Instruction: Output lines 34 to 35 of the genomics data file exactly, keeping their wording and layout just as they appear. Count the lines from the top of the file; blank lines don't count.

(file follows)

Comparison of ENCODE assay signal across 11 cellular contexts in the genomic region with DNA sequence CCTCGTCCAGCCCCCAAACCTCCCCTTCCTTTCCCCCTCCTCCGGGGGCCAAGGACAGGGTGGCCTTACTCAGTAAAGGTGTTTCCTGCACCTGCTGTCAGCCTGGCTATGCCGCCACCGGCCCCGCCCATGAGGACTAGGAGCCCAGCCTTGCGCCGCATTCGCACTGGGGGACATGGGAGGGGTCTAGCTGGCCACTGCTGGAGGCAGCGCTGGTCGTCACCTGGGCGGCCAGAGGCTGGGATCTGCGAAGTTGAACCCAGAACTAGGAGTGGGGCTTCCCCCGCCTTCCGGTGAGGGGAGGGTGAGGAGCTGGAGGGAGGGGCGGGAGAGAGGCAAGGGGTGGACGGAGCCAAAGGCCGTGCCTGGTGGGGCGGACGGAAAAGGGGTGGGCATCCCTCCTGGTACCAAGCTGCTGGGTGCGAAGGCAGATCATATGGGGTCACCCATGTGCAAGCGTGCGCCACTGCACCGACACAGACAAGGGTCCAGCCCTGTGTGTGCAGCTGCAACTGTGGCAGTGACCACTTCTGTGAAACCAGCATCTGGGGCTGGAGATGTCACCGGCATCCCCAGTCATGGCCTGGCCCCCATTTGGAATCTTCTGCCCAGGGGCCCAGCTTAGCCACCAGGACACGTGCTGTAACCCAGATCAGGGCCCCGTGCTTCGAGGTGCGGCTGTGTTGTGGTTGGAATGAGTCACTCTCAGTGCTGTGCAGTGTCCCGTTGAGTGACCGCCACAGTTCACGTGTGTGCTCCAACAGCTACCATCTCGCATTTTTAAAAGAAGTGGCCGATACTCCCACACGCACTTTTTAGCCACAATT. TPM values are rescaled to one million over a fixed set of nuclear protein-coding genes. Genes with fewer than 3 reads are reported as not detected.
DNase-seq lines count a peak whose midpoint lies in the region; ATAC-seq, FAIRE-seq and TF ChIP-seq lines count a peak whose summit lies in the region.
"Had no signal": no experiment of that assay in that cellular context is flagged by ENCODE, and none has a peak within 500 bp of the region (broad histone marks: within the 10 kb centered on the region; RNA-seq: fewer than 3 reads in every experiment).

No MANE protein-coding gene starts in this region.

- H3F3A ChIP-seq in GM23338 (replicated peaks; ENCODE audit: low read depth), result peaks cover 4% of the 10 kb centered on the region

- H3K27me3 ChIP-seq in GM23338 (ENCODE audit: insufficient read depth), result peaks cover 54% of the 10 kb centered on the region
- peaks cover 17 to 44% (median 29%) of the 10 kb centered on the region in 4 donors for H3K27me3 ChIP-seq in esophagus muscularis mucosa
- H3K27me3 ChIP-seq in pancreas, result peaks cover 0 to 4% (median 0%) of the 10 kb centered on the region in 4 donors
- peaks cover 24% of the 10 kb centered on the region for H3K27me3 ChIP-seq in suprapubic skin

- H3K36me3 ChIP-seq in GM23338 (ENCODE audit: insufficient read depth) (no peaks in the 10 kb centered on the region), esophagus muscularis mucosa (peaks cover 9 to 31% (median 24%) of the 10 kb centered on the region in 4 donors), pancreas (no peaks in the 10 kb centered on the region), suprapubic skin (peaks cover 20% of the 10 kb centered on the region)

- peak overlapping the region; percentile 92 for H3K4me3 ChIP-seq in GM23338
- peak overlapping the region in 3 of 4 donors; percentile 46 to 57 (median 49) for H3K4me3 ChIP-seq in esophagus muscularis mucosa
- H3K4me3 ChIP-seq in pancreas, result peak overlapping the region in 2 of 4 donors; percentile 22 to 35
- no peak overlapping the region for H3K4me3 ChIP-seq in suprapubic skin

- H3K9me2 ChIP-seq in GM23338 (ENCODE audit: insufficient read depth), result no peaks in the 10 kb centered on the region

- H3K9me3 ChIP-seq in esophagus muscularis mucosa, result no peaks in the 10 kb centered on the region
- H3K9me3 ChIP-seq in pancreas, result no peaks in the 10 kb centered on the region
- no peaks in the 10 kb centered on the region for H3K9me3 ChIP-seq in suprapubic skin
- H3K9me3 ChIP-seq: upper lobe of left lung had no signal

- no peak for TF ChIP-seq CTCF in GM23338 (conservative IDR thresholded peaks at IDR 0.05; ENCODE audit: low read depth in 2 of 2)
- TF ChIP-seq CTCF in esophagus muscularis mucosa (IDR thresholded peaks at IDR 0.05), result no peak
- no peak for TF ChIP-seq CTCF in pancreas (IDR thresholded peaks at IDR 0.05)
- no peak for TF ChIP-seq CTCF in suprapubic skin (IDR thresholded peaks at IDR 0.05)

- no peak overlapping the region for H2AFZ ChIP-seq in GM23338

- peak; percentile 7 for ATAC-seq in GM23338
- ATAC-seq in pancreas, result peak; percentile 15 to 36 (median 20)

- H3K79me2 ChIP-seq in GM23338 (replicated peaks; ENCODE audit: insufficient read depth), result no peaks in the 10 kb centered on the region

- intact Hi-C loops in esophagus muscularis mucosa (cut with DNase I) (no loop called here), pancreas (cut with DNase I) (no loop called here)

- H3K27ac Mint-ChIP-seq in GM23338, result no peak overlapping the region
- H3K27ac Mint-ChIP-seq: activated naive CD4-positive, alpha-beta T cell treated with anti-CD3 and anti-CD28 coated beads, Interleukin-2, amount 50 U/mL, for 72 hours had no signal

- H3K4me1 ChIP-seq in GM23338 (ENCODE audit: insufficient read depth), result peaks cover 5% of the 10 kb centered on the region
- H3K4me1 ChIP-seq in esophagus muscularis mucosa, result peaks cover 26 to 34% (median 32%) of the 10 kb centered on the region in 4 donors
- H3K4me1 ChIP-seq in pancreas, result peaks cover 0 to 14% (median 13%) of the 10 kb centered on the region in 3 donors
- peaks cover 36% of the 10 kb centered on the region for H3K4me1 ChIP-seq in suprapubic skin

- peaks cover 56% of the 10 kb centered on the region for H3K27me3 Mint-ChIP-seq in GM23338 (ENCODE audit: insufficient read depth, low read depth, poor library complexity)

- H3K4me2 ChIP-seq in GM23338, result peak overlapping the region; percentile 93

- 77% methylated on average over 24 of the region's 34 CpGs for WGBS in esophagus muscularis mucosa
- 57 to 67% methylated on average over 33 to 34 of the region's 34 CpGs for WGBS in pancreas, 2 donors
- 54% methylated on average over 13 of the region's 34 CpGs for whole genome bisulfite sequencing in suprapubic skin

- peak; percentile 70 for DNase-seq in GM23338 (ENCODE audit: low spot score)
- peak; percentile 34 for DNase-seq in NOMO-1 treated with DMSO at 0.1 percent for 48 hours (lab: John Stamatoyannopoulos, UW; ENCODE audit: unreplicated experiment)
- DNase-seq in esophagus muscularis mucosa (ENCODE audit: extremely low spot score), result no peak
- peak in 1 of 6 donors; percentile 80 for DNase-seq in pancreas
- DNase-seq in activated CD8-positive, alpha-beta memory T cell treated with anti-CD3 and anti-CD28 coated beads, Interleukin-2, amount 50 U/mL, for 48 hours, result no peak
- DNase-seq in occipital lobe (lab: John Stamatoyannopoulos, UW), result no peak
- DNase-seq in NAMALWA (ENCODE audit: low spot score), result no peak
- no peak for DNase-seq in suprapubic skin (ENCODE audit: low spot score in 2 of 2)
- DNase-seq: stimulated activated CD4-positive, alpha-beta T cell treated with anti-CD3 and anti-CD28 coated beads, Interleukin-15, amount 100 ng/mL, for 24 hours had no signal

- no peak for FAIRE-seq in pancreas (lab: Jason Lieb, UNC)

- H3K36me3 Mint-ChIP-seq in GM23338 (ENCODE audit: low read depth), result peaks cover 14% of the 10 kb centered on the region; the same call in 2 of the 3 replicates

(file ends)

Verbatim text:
- peaks cover 36% of the 10 kb centered on the region for H3K4me1 ChIP-seq in suprapubic skin

- peaks cover 56% of the 10 kb centered on the region for H3K27me3 Mint-ChIP-seq in GM23338 (ENCODE audit: insufficient read depth, low read depth, poor library complexity)